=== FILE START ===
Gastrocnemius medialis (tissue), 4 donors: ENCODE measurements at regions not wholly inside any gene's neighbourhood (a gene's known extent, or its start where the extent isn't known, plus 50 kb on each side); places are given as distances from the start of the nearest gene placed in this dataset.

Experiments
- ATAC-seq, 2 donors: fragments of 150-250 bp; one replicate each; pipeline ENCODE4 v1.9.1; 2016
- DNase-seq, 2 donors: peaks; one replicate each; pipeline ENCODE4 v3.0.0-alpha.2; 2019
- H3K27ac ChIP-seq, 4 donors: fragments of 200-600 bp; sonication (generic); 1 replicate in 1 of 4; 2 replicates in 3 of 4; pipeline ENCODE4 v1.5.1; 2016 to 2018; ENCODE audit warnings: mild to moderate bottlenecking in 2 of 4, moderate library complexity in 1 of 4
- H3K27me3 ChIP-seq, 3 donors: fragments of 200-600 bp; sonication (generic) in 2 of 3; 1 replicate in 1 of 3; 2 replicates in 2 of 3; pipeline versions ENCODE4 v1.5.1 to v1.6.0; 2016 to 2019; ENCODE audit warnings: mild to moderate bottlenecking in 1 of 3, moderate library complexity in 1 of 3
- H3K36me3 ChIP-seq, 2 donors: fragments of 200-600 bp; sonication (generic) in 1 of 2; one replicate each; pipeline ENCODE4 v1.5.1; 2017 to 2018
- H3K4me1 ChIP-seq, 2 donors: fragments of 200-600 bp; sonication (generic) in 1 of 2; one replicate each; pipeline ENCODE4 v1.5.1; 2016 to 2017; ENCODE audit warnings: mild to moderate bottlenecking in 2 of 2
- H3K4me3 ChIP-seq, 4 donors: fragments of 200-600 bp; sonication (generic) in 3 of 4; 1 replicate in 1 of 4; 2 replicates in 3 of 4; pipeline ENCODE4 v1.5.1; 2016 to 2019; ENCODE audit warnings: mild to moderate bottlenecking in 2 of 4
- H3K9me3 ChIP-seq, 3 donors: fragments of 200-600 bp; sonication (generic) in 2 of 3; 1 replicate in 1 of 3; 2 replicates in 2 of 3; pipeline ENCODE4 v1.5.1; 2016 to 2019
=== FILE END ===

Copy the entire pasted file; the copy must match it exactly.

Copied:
Gastrocnemius medialis (tissue), 4 donors: ENCODE measurements at regions not wholly inside any gene's neighbourhood (a gene's known extent, or its start where the extent isn't known, plus 50 kb on each side); places are given as distances from the start of the nearest gene placed in this dataset.

Experiments
- ATAC-seq, 2 donors: fragments of 150-250 bp; one replicate each; pipeline ENCODE4 v1.9.1; 2016
- DNase-seq, 2 donors: peaks; one replicate each; pipeline ENCODE4 v3.0.0-alpha.2; 2019
- H3K27ac ChIP-seq, 4 donors: fragments of 200-600 bp; sonication (generic); 1 replicate in 1 of 4; 2 replicates in 3 of 4; pipeline ENCODE4 v1.5.1; 2016 to 2018; ENCODE audit warnings: mild to moderate bottlenecking in 2 of 4, moderate library complexity in 1 of 4
- H3K27me3 ChIP-seq, 3 donors: fragments of 200-600 bp; sonication (generic) in 2 of 3; 1 replicate in 1 of 3; 2 replicates in 2 of 3; pipeline versions ENCODE4 v1.5.1 to v1.6.0; 2016 to 2019; ENCODE audit warnings: mild to moderate bottlenecking in 1 of 3, moderate library complexity in 1 of 3
- H3K36me3 ChIP-seq, 2 donors: fragments of 200-600 bp; sonication (generic) in 1 of 2; one replicate each; pipeline ENCODE4 v1.5.1; 2017 to 2018
- H3K4me1 ChIP-seq, 2 donors: fragments of 200-600 bp; sonication (generic) in 1 of 2; one replicate each; pipeline ENCODE4 v1.5.1; 2016 to 2017; ENCODE audit warnings: mild to moderate bottlenecking in 2 of 2
- H3K4me3 ChIP-seq, 4 donors: fragments of 200-600 bp; sonication (generic) in 3 of 4; 1 replicate in 1 of 4; 2 replicates in 3 of 4; pipeline ENCODE4 v1.5.1; 2016 to 2019; ENCODE audit warnings: mild to moderate bottlenecking in 2 of 4
- H3K9me3 ChIP-seq, 3 donors: fragments of 200-600 bp; sonication (generic) in 2 of 3; 1 replicate in 1 of 3; 2 replicates in 2 of 3; pipeline ENCODE4 v1.5.1; 2016 to 2019